Friday, April 18, 2014

“Pat talks to teenagers”

Three finds at a library book-sale: a selection of entries from Samuel Johnson’s A Dictionary of the English Language, a Webster’s Third New International with marbled edges, and Pat Boone’s 1958 book of advice ’Twixt Twelve and Twenty. “Pat talks to teenagers,” says the cover. From the chapter “April Love”:

Kissing for fun is like playing with a beautiful candle in a roomful of dynamite! And it’s like any other beautiful thing — when it ceases to be rare, it loses its value and much of its beauty. I really think it’s better to amuse ourselves in some other way. For your own future enjoyment I say go bowling, or to a basketball game, or watch a good TV program (like the Pat Boone Chevy show!), at least for a while.
I would like to imagine a lost original for ’Twixt Twelve and Twenty, the print equivalent of “Tutti Frutti”: Little Richard Talks to Teenagers. That would be quite a book.

“’Twixt Twelve and Twenty” is also a song. Alas, it can be taken as an argument for kissing: “Don’t they know love is ageless when it’s true?”

[Small-world department: In April 1959, Boone’s book was fourth on The New York Times list of nonfiction bestsellers. In first place: Alexander King’s Mine Enemy Grows Older. Who is Alexander King, you ask? This page by Margie King Barab explains.]

Thursday, April 17, 2014

Imaginary word of the day

The imaginary word of the day is plutonic:

plutonic |plo͞oˈtänik|
(of a relationship) formerly of great importance but now of little or no importance: their relationship is strictly plutonic.
Elaine hit on the word and together we worked out the meaning.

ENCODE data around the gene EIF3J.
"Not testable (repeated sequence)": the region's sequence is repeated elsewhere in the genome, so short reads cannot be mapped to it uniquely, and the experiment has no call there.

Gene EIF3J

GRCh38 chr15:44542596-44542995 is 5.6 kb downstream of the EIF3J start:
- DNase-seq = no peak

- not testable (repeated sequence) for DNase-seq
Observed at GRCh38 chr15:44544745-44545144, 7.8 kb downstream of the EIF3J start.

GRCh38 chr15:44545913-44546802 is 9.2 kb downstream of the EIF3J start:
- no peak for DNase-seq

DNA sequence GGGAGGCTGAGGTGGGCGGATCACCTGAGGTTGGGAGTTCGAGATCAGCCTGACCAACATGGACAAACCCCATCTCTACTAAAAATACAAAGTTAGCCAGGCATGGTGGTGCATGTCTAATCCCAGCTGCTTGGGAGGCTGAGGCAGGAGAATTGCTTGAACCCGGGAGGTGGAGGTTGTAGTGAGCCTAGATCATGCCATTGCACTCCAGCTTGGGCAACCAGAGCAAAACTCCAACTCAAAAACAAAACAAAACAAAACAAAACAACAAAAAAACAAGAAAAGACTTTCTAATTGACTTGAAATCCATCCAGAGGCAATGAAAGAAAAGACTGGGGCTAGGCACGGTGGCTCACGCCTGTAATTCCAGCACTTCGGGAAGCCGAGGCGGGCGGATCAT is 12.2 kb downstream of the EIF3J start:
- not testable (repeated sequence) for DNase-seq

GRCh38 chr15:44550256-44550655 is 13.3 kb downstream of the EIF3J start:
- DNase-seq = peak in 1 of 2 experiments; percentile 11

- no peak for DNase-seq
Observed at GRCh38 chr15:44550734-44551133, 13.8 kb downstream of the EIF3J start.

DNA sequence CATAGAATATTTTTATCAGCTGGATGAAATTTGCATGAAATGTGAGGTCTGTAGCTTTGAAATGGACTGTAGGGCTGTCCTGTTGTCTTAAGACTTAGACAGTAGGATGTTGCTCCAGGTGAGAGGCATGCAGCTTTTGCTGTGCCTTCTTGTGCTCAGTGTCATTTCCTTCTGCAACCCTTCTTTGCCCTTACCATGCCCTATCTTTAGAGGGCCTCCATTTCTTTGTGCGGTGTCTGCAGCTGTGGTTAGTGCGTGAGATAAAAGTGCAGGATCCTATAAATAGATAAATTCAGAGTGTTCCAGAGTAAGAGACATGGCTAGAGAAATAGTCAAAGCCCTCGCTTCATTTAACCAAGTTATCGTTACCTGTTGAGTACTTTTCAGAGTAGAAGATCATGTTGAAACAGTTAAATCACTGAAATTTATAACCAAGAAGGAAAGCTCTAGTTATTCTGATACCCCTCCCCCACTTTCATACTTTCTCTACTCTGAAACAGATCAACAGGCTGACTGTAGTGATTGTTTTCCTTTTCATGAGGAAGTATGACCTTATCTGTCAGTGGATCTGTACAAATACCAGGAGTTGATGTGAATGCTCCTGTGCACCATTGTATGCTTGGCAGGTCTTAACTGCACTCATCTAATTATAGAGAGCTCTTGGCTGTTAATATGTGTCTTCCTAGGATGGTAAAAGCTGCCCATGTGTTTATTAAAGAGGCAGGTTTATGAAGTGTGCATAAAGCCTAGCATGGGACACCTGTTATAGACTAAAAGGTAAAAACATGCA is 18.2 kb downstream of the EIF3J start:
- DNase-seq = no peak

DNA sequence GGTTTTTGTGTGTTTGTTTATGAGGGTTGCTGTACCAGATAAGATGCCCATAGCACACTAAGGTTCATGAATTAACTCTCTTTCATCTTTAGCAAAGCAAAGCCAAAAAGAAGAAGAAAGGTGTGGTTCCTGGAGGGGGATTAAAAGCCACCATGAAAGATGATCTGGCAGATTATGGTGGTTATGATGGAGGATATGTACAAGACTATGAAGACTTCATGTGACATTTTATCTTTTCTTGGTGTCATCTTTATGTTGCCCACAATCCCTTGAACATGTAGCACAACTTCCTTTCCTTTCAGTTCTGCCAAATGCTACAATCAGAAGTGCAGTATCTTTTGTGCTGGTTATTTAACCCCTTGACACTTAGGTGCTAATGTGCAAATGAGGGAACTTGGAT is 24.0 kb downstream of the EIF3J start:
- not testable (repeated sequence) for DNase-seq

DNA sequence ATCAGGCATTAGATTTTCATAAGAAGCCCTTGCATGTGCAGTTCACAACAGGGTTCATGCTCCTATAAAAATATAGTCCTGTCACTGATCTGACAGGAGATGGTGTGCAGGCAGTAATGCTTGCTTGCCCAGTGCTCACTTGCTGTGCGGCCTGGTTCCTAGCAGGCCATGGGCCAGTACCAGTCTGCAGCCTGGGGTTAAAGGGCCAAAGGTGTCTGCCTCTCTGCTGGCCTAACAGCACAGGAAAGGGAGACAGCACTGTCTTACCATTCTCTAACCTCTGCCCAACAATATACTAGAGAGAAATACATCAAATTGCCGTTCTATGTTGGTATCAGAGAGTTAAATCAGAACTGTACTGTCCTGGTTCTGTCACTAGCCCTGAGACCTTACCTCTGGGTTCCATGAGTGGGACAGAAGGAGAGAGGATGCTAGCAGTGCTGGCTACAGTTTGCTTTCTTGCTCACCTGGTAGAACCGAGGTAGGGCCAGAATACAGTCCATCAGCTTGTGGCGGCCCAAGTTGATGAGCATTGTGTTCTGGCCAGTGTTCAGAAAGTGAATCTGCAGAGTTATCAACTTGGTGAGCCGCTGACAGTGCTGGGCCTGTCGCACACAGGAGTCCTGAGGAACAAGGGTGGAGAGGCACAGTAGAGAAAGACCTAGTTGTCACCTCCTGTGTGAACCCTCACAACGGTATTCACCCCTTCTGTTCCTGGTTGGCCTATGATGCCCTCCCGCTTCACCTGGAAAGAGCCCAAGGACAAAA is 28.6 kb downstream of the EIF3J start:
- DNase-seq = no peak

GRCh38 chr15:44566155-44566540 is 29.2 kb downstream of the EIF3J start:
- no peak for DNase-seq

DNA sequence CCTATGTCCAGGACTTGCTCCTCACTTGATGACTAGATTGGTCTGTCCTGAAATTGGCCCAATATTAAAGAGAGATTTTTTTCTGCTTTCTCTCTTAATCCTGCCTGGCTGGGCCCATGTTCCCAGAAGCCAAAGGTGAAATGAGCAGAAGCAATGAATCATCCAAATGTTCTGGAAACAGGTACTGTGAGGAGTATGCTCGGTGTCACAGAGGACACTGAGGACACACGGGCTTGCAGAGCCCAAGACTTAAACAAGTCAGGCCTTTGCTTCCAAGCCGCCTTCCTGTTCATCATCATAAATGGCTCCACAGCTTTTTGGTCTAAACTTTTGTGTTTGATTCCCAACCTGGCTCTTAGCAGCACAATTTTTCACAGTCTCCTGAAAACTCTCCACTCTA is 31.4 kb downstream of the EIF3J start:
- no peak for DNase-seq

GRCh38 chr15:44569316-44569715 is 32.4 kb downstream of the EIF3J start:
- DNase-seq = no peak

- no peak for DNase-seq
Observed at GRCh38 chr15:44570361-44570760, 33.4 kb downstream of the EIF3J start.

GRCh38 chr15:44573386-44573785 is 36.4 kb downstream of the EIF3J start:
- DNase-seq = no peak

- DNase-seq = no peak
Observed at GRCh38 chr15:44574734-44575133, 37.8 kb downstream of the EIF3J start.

Pluto plays a small part in the OCA archives:

“Chin up, Pluto” : Educated mothers and pizza : Pluto Day : Pluto in Illinois : Venetia Phair (1918–2009)

[Imaginary dictionary-entry modeled on the entry for platonic in the New Oxford American Dictionary.]

Wednesday, April 16, 2014


Cooper-Hewitt’s Object of the Day yesterday: a 1958 Rolodex.

I have still not seen anything similar to this Rolodex-like design.

A related post

Mark Trail, from a distance

[Mark Trail, April 16, 2014.]

Mark Trail has a new artist: Jack Elrod has passed the ball to longtime assistant James Allen. And Mark is back home after catching a poacher. Mark has been driving about in a jeep, taking in the sights and sounds of Lost Forest. He has been driving since Saturday. In the panel above, he is talking to his wife Cherry.

As any Mark Trail reader knows, Mark’s relationship with Cherry is non-existent. The strip’s pattern: Mark heads out on an adventure, comes home, sits at the table with his family, and heads out again. It’s like the Odyssey without book 23. But the dialogue in the panel above marks a new intimacy between the Trails. What better way to show affection than to call as you drive alone and aimlessly, avoiding your partner’s company?

Is James Allen having fun with his own strip? I think it’s too early to tell.

Related reading
All OCA Mark Trail posts (Pinboard)

[Jack Elrod’s final daily strip ran on April 10. A Sunday strip appeared on April 13. In Odyssey 23, Odysseus and Penelope tell each other stories and make love.]

Tuesday, April 15, 2014

The dictionary as commercials

Here’s why Merriam-Webster recycled madeleine as its Word of the Day yesterday: this week’s words are a form of advertising, “dreamy” words promoting the DVD release of the 2013 film The Secret Life of Walter Mitty. The Wall Street Journal explains it all for you: